"Yes, if you and your husband are not in accord on this, then it's sure to be exploited by the builder. And it's sure to introduce strife into your relationship as well. If you're not happy with the floors, but your husband is, then you need to pick your battles. You've had enough other issues on this build where having your husband's support to correct is vital. "

    this is a very good point.
    as are several made in this thread.
    movement of wood,,,floating flooring use of fillers etc.
    but none of it solves anything if it isn't put into effect.

    expecting perfect just isn't going to happen,
    having the correct install should be the goal.

    the reason I asked twice about where the foam
    insulation was installed, and if load calc was done for
    hvac is for a good reason. granted you can't see it..which
    seems to be your main view, but different types
    of foam insulation allow moisture to exit, others don't.
    hvac removes humidity. high relative humidity inside
    a house will cause wood to swell. low rh causes it
    to shrink.
    new builds have a lot of RH. moisture content of lumber
    used for framing, subfloor...sheetrock mud, paint all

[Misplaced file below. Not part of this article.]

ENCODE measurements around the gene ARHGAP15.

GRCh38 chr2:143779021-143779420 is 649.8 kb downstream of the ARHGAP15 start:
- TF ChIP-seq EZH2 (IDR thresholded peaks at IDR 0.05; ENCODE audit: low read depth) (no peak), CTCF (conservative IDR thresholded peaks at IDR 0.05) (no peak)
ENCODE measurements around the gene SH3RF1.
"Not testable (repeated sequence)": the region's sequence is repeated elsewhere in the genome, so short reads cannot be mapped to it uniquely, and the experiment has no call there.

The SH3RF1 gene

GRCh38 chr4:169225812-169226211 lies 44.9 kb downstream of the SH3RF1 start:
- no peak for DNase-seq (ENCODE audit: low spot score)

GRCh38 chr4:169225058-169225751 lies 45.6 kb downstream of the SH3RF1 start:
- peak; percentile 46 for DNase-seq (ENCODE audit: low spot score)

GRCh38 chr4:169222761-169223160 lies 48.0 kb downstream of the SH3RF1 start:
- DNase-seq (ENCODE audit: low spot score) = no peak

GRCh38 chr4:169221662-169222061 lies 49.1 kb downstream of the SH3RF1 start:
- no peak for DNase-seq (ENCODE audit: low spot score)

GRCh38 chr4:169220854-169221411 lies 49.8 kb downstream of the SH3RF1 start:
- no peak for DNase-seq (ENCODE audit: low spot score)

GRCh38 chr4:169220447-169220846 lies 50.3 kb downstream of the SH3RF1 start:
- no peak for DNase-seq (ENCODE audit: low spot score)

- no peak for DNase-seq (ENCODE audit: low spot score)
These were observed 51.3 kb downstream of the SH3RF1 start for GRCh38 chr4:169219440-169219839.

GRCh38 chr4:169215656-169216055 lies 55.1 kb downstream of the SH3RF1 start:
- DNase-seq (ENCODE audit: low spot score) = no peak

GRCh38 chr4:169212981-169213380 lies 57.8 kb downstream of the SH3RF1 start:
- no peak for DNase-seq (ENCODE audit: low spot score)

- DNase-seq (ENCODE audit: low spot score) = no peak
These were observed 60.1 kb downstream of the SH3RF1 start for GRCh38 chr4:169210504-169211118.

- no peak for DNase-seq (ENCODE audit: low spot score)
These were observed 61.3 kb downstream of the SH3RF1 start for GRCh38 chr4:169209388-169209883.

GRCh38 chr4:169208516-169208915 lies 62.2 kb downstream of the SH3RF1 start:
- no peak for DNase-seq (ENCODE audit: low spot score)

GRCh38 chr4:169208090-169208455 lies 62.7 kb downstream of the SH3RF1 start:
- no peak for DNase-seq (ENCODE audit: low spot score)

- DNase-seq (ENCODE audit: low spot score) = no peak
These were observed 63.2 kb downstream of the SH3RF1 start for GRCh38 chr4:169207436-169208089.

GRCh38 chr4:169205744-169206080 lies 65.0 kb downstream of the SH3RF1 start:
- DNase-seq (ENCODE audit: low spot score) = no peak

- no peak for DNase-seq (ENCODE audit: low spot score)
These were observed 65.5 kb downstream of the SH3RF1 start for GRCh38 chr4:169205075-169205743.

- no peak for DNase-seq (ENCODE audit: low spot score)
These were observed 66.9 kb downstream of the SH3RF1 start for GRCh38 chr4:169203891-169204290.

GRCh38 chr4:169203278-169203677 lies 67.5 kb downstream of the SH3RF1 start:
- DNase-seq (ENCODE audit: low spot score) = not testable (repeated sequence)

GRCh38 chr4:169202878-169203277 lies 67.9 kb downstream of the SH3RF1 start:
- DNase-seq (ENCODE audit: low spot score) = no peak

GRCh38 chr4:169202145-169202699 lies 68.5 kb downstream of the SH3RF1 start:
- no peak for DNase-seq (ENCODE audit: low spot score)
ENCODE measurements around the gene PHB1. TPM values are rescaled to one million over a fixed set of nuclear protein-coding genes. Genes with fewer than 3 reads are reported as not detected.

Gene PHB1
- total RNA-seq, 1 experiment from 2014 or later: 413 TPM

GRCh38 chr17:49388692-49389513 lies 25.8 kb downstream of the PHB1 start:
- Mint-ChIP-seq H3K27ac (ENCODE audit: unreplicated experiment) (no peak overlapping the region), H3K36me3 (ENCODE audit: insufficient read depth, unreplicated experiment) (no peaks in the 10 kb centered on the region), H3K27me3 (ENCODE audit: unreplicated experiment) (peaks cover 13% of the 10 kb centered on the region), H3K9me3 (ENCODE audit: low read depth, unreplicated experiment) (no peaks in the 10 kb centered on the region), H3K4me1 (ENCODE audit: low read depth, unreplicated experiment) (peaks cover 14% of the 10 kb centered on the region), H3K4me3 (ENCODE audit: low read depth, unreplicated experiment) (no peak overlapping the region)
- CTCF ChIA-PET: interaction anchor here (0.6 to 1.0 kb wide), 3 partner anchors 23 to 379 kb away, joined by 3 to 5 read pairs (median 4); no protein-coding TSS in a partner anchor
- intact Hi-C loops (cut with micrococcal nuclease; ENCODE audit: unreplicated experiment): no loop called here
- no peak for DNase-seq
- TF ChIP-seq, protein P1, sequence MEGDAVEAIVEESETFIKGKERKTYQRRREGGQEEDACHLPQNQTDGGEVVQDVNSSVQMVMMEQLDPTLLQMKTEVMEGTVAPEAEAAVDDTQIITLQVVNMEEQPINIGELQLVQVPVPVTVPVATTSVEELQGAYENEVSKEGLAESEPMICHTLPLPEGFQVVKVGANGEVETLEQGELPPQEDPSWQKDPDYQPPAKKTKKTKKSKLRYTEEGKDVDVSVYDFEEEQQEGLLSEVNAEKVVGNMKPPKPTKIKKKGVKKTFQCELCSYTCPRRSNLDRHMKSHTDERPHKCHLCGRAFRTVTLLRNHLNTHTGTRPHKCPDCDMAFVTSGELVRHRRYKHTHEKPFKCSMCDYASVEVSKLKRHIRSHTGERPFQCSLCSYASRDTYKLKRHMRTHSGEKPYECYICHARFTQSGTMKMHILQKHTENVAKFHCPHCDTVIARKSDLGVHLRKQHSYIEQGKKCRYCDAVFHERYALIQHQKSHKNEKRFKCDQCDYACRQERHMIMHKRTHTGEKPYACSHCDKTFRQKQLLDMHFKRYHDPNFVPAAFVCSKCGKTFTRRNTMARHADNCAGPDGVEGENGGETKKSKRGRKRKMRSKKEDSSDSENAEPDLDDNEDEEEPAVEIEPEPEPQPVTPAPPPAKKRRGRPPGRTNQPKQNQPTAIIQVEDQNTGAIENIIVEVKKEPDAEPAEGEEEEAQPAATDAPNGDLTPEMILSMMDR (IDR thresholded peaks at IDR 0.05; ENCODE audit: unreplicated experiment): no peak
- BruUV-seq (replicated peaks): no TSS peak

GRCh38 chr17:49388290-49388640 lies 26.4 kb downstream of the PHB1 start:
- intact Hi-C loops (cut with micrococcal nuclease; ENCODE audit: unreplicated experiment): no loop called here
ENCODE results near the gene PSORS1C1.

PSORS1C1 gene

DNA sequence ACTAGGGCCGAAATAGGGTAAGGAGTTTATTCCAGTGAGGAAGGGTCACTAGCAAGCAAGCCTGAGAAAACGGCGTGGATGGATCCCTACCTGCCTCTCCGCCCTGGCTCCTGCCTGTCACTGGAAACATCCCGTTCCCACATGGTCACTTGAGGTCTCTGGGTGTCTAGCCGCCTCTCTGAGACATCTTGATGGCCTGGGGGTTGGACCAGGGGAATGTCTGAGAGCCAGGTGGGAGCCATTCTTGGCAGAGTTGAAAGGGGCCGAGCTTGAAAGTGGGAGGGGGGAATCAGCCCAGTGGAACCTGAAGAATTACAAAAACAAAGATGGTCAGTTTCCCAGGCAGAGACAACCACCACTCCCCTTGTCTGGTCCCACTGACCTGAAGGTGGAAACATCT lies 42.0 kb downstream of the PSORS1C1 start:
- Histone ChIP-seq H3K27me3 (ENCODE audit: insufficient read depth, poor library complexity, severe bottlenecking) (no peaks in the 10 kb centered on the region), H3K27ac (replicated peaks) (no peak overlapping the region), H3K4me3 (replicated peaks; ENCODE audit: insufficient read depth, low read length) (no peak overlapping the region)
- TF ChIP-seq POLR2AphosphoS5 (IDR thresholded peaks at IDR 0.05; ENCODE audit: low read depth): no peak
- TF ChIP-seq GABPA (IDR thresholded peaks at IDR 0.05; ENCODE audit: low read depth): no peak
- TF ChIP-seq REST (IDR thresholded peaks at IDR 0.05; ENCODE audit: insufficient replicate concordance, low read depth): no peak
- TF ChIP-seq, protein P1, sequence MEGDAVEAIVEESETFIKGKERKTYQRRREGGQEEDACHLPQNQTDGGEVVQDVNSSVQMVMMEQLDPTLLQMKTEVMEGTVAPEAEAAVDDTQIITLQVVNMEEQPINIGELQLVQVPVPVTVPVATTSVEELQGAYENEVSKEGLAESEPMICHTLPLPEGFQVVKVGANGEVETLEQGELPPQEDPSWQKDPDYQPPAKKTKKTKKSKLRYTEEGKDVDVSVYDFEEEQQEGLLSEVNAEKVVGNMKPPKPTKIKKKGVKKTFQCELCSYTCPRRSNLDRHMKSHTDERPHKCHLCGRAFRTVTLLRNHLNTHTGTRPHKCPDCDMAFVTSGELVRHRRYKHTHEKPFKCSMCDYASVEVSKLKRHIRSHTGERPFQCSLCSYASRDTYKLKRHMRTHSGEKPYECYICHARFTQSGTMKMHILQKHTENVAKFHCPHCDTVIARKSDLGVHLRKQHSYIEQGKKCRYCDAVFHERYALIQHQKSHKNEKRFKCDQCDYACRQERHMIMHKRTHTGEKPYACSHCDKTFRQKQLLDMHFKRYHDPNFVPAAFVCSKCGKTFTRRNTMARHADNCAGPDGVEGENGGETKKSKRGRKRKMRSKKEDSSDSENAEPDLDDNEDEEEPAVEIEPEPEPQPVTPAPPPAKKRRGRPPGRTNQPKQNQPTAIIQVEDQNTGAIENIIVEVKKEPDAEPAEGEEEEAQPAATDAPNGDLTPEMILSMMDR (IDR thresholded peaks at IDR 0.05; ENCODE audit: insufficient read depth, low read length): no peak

add to RH load.

    wooden flooring should always be put inside the house
    several weeks prior to install....with hvac system running.
    this acclimates the wood so that you don't have cupping
    gaps etc.

    I realize that this is an excellent place to vent your
    building frustrations...but ignoring the good advice you
    get here isn't solving anything.

    understand that you are one house. GC will build other
    houses & has a working relationship with insulator, hvac company, flooring co...and so on.
    each will do cya for each other so that the warranty
    runs out. and then you are left with substandard
    flooring...brick whatever flavor it is today.
    they build and move on..you live there.

    the one advantage you have is that the gc hasn't been
    paid in full. and having been to court for my own clients...it doesn't often go the way you want.
    its that cya good ol boy network.

    you & your husband need to chose what you can
    live with and can't live with.
    complaining about every little thing puts you on
    gc/builder/sub's sh!t list.
    not saying it is fair...but it is the way it is.
    construction is a tough field with good and bad
    players.

    chose your battles, stick to your guns & keep your
    complaints short to the point, factual & without